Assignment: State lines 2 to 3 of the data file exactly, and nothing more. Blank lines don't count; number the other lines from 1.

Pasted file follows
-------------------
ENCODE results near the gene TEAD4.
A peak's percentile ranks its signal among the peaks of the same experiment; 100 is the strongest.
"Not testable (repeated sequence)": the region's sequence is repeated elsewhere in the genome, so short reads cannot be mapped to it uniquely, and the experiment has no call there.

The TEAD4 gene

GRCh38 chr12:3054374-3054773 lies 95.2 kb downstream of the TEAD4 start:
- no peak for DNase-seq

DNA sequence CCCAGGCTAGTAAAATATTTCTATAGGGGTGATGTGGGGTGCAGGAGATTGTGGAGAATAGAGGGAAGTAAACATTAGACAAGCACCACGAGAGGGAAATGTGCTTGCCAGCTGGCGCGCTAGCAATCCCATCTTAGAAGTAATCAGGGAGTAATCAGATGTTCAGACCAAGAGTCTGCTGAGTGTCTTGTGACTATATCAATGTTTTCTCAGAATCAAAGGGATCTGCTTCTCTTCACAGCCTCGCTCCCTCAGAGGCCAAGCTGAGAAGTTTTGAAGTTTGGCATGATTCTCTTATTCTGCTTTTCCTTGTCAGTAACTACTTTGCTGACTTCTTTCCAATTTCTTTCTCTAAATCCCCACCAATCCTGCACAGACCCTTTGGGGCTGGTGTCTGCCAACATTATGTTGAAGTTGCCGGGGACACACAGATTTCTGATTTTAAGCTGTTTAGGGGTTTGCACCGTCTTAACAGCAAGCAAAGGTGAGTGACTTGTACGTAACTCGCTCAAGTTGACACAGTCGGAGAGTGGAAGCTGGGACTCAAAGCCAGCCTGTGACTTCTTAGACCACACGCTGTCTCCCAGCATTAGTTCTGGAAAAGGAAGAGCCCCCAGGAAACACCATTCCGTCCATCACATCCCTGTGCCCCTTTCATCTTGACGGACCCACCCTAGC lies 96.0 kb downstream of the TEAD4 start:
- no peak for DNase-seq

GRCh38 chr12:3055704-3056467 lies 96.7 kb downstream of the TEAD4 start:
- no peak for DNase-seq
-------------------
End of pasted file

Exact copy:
A peak's percentile ranks its signal among the peaks of the same experiment; 100 is the strongest.
"Not testable (repeated sequence)": the region's sequence is repeated elsewhere in the genome, so short reads cannot be mapped to it uniquely, and the experiment has no call there.